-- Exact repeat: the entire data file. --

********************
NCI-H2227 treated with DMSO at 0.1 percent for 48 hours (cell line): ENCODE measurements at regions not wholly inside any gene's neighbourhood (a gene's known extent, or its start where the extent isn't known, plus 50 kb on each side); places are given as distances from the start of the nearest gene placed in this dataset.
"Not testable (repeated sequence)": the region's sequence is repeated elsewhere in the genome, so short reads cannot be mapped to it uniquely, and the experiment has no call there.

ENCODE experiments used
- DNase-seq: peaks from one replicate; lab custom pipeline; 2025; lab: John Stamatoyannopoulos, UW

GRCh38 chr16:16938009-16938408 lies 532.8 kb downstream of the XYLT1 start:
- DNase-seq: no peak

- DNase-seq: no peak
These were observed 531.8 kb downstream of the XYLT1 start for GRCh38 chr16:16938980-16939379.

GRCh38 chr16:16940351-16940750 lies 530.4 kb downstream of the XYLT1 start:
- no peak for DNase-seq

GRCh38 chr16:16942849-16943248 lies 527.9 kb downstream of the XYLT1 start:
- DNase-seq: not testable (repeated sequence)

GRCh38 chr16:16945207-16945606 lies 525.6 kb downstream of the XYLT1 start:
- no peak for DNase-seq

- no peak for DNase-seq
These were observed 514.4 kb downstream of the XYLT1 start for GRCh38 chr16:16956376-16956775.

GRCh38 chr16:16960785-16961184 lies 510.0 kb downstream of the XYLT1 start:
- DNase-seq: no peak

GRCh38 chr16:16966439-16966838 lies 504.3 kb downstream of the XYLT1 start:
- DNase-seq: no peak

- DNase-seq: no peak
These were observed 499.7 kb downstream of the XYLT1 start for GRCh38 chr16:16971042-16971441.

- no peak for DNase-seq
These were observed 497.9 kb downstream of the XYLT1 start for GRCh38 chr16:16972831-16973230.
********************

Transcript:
NCI-H2227 treated with DMSO at 0.1 percent for 48 hours (cell line): ENCODE measurements at regions not wholly inside any gene's neighbourhood (a gene's known extent, or its start where the extent isn't known, plus 50 kb on each side); places are given as distances from the start of the nearest gene placed in this dataset.
"Not testable (repeated sequence)": the region's sequence is repeated elsewhere in the genome, so short reads cannot be mapped to it uniquely, and the experiment has no call there.

ENCODE experiments used
- DNase-seq: peaks from one replicate; lab custom pipeline; 2025; lab: John Stamatoyannopoulos, UW

GRCh38 chr16:16938009-16938408 lies 532.8 kb downstream of the XYLT1 start:
- DNase-seq: no peak

- DNase-seq: no peak
These were observed 531.8 kb downstream of the XYLT1 start for GRCh38 chr16:16938980-16939379.

GRCh38 chr16:16940351-16940750 lies 530.4 kb downstream of the XYLT1 start:
- no peak for DNase-seq

GRCh38 chr16:16942849-16943248 lies 527.9 kb downstream of the XYLT1 start:
- DNase-seq: not testable (repeated sequence)

GRCh38 chr16:16945207-16945606 lies 525.6 kb downstream of the XYLT1 start:
- no peak for DNase-seq

- no peak for DNase-seq
These were observed 514.4 kb downstream of the XYLT1 start for GRCh38 chr16:16956376-16956775.

GRCh38 chr16:16960785-16961184 lies 510.0 kb downstream of the XYLT1 start:
- DNase-seq: no peak

GRCh38 chr16:16966439-16966838 lies 504.3 kb downstream of the XYLT1 start:
- DNase-seq: no peak

- DNase-seq: no peak
These were observed 499.7 kb downstream of the XYLT1 start for GRCh38 chr16:16971042-16971441.

- no peak for DNase-seq
These were observed 497.9 kb downstream of the XYLT1 start for GRCh38 chr16:16972831-16973230.